My piece on the Kate Middleton scandal has just been published by Time.
In Paris, the British royal family were seeking an injunction against the further publication of pictures of Kate Middleton, the Duchess of Cambridge, topless on a terrace during a vacation in southern France. On Tuesday, they got their wish with the French court ordering the publisher of Closer to hand over all digital copies of the topless photos and blocked further publication of the images. In Ireland, the tabloid that ran the grainy photographs risks being shut down by its furious owner. In the U.K., no paper has dared send the images to the printers.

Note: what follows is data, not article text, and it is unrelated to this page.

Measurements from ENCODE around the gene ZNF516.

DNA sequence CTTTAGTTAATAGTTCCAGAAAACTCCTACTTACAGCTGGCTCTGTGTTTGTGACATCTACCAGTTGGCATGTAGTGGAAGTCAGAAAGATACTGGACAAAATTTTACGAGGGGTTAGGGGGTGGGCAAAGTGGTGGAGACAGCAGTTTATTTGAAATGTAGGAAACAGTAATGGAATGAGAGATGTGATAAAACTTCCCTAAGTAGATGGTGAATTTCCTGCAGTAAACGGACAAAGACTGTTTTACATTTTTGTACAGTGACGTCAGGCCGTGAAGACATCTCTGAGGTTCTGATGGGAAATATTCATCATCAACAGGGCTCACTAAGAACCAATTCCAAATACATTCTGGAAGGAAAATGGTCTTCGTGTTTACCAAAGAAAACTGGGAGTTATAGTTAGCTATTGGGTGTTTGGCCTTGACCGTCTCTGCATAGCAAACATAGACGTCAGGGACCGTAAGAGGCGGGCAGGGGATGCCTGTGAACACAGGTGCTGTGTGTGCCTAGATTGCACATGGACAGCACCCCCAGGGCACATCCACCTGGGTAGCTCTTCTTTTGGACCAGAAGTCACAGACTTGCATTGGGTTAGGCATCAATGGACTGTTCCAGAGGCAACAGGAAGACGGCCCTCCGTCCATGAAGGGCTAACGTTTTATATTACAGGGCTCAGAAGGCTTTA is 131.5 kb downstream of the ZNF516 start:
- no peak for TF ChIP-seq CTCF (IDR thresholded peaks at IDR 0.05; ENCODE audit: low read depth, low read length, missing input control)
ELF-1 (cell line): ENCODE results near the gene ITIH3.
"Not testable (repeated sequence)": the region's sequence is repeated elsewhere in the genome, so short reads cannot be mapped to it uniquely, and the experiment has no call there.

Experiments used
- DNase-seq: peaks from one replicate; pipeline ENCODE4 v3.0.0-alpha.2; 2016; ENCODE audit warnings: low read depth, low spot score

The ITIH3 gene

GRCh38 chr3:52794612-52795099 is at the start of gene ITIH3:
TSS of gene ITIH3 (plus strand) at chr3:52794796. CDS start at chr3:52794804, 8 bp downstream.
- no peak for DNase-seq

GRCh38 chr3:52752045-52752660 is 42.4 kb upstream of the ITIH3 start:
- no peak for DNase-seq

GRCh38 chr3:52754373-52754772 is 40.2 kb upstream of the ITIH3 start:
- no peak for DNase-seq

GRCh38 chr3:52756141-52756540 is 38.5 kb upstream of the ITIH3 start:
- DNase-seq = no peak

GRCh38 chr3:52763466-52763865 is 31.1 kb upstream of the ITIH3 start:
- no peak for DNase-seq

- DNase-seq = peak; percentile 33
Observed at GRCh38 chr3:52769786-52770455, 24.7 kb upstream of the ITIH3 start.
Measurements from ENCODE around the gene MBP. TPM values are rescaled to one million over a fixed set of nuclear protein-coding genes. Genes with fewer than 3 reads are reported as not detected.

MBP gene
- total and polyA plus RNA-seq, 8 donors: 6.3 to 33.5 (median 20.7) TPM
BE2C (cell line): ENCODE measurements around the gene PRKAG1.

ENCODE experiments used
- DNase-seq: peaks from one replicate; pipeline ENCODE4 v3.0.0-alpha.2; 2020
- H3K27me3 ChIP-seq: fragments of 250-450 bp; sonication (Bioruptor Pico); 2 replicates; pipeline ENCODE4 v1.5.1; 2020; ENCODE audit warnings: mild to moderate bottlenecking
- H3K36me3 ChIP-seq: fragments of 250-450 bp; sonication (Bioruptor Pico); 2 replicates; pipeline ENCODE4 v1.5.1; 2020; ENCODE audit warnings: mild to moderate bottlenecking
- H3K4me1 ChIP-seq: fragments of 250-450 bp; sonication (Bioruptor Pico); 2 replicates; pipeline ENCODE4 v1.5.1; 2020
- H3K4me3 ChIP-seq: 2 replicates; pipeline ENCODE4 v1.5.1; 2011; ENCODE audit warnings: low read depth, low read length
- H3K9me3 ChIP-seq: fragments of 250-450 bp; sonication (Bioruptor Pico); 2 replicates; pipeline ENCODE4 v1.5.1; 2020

Compare that with the situation in Italy, where “Scandal in the Court: The Queen Is Naked” is the headline on the cover of Chi, a tabloid magazine owned by former Prime Minister Silvio Berlusconi and managed by his daughter Marina. In the country that gave the world the word paparazzi, the publication of the pictures has largely been greeted with a shrug. “In Italy, public figures have a reduced amount of privacy,” says Candida Morvillo, a columnist for Italy’s RCS media group and former editor of the Italian tabloid magazine Novella 2000. “It’s not so important to us if it’s in the public interest. For us, there’s only a single question: Were the pictures taken legally or not?” Few Italian lawyers would believe the snaps, taken from a public location, were illegal.
Read the rest.